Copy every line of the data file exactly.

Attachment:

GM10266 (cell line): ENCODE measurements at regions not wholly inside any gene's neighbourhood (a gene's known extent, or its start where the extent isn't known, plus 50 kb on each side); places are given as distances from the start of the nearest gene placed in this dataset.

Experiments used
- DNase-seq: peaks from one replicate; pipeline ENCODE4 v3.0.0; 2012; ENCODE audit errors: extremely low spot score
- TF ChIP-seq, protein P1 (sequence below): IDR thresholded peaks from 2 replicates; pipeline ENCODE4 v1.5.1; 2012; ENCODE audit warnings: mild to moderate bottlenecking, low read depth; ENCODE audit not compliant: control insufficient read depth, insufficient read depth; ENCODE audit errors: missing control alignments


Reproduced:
GM10266 (cell line): ENCODE measurements at regions not wholly inside any gene's neighbourhood (a gene's known extent, or its start where the extent isn't known, plus 50 kb on each side); places are given as distances from the start of the nearest gene placed in this dataset.

Experiments used
- DNase-seq: peaks from one replicate; pipeline ENCODE4 v3.0.0; 2012; ENCODE audit errors: extremely low spot score
- TF ChIP-seq, protein P1 (sequence below): IDR thresholded peaks from 2 replicates; pipeline ENCODE4 v1.5.1; 2012; ENCODE audit warnings: mild to moderate bottlenecking, low read depth; ENCODE audit not compliant: control insufficient read depth, insufficient read depth; ENCODE audit errors: missing control alignments